I‘d like to make a different sort of recommendation for Latino leadership. Carol Liu just gave a job to Ed Honowitz, why wasn’t that job given to a Latino? Maybe the PLC should tell Carol Liu who she should appoint.
Andre Coleman Asks Mary What She Thinks
Hi Andre, In answer to your questions: Were you shocked the board majority chose a Sierra Madre resident? Did you expect a Latino?
Regarding the choice of a Sierra Madre resident ... yes, I was a bit surprised. After the interviews on Saturday, it was clear who the most qualified candidate was. Ms. Rahn has shown through example that the focus of quality leadership and programs lay in reaching all children in need. For a family who's had to fight to keep a child in school, we value the insight Ms. Rahn brings to the board.
Regarding representation of the Latino community ... I was surprised that all 37 applicants weren't interviewed, as all had signed on to do, and as had been posted in the application process. There were other quality Latino candidates that were screened out by a new process that still remains vague.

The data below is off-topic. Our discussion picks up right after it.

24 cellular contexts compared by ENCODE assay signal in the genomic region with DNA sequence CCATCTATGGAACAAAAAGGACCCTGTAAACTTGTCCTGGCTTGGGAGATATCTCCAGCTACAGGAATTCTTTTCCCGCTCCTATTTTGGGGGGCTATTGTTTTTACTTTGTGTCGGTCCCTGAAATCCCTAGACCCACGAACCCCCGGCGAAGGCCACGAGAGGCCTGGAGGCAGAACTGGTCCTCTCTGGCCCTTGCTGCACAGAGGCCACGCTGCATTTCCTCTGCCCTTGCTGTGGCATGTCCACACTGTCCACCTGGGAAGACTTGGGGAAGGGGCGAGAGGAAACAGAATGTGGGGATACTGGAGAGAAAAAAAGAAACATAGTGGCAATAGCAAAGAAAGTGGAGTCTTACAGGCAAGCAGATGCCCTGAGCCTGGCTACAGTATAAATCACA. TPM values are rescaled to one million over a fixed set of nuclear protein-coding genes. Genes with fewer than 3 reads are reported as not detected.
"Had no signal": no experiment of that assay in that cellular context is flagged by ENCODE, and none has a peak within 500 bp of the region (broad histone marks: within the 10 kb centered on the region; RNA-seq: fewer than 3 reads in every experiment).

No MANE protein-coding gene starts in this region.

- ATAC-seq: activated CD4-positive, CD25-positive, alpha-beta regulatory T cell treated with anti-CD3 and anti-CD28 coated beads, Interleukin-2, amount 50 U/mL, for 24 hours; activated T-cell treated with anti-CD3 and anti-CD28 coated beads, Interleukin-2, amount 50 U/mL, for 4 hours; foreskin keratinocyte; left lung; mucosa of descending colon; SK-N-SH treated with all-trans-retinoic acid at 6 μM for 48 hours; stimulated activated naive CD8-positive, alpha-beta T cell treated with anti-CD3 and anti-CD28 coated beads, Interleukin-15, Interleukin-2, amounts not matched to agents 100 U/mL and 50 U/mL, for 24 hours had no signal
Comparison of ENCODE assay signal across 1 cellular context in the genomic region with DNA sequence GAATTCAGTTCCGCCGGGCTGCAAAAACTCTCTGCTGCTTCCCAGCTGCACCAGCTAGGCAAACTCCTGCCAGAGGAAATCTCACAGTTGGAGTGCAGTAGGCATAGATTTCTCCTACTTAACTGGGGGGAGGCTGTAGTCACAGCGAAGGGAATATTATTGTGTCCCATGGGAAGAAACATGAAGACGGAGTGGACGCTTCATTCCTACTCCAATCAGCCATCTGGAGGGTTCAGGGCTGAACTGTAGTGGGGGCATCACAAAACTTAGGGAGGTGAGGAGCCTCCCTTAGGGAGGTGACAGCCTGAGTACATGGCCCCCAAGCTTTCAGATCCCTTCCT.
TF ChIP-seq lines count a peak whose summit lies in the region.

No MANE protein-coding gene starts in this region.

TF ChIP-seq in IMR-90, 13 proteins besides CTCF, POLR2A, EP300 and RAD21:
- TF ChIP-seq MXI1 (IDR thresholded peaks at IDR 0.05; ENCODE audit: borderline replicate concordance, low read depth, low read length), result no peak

I also didn't expect the Pasadena Latino Coalition to recommend three applicants out of all that applied. Ultimately, filling the vacant seat was not supposed to be based on race, but on merit and ability to serve on the governing board.
Besides the lack of Latino representation on the Board of Ed, despite the redistricting, there's a lack of Latinos in key leadership positions at the school sites and in the upper administration, including the Special Ed administration where a large percentage of Latino students are being denied basic protections under the law.
I won't be surprised to see outside entities step in to make sure the needs of Latino students and their families are met. It's been a long time coming.
So, uh, Who is the Divisive One
Elizabeth Pomeroy, who abstained in the first vote, and voted against Rahn in the second, still found a positive in the appointment. For all of those who have decried the division on the board, this is a positive sign towards progress. Of course, none of them are talking about that right now. They must still be licking their wounds. They only talk about cohesiveness and teamwork when they are bashing Scott Phelps, I guess.